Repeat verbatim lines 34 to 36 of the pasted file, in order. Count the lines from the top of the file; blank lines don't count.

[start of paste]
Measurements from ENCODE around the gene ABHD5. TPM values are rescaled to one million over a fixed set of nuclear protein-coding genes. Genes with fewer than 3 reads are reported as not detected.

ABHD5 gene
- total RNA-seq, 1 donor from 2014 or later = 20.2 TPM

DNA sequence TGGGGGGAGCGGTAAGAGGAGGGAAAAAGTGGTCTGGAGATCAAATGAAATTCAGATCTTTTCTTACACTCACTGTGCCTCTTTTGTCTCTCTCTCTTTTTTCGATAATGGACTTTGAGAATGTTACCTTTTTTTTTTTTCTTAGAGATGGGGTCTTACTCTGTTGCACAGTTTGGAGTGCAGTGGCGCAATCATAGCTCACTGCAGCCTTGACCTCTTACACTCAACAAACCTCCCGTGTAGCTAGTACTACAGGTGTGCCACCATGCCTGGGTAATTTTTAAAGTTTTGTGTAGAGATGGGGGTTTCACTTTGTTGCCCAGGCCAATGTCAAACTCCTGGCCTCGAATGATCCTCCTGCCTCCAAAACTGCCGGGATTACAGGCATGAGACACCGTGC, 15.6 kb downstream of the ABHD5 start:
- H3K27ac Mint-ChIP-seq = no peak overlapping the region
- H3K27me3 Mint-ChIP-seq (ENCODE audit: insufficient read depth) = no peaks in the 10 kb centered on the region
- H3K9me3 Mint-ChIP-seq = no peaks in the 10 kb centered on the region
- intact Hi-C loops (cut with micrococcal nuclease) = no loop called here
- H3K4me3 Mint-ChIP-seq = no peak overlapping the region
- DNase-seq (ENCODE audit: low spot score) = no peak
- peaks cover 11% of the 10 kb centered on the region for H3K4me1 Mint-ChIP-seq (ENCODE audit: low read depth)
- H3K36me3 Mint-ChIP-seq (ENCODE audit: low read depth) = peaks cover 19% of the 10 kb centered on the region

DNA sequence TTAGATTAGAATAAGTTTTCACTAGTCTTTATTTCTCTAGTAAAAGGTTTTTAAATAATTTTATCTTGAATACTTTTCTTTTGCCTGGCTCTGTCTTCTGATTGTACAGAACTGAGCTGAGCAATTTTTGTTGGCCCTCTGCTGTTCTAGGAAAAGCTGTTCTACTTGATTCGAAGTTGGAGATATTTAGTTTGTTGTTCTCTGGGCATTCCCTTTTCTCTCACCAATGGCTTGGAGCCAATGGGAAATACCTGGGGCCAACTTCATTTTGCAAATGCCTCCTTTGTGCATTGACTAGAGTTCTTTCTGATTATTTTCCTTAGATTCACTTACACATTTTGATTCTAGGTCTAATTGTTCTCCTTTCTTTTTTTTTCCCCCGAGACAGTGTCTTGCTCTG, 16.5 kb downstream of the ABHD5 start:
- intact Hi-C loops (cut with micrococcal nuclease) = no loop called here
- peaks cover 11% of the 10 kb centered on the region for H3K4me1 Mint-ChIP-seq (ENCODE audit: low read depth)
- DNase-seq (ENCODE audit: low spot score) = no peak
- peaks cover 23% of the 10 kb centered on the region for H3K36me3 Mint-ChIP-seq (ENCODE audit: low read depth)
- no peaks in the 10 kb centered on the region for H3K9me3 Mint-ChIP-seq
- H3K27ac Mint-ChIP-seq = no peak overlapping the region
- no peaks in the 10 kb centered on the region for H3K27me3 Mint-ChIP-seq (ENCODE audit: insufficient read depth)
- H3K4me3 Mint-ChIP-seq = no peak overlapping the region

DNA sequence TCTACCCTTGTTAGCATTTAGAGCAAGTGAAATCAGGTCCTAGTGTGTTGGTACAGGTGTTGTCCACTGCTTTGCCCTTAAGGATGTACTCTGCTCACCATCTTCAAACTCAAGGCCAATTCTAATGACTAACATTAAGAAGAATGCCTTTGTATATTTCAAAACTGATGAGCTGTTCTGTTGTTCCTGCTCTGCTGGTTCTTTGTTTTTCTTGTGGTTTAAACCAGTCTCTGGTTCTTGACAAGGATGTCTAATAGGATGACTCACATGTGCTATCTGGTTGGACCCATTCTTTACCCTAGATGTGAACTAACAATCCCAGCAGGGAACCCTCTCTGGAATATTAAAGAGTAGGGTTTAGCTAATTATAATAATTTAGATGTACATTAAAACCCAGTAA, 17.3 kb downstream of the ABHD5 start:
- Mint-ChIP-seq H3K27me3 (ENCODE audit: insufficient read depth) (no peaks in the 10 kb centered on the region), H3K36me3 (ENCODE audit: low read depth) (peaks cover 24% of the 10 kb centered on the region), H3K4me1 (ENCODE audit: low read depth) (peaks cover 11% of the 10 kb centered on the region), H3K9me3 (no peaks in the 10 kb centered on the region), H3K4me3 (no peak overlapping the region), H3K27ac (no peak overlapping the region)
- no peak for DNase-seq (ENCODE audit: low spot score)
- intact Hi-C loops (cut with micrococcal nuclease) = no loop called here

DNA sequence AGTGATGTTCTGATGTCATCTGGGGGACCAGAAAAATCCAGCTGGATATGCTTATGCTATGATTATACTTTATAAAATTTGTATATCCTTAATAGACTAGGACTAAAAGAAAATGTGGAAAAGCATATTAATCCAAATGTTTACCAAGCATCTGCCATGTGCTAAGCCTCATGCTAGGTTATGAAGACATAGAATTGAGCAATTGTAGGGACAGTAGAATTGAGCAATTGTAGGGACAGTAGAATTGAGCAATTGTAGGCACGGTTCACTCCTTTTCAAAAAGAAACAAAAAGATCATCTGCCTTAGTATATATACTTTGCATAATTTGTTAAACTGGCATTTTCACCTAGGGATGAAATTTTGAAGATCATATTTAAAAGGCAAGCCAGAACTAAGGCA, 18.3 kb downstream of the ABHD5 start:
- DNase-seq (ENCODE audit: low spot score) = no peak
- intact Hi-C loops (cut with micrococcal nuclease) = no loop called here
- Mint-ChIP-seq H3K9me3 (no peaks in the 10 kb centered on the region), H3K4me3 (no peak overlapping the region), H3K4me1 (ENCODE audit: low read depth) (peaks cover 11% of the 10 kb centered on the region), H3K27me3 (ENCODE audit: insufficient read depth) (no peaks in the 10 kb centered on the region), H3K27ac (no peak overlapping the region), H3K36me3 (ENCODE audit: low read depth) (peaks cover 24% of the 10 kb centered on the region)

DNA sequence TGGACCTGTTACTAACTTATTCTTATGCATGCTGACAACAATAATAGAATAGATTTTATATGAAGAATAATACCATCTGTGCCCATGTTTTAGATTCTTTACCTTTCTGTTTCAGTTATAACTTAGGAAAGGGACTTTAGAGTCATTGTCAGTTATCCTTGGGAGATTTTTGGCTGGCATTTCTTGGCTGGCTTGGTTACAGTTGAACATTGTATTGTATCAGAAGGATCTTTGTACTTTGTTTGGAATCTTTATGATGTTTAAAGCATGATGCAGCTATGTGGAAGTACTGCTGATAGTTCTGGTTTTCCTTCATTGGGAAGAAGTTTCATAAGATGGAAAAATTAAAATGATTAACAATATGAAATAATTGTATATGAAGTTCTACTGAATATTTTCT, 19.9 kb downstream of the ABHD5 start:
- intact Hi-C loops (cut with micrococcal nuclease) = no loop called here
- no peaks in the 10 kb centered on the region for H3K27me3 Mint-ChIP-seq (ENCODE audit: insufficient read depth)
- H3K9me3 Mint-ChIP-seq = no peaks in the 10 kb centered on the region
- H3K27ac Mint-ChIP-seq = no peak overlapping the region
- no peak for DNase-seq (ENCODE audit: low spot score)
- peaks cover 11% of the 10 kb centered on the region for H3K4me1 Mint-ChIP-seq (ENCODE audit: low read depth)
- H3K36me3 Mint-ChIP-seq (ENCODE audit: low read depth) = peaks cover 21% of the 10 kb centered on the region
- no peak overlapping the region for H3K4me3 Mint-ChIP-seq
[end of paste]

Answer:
- H3K27ac Mint-ChIP-seq = no peak overlapping the region
- no peak for DNase-seq (ENCODE audit: low spot score)
- peaks cover 11% of the 10 kb centered on the region for H3K4me1 Mint-ChIP-seq (ENCODE audit: low read depth)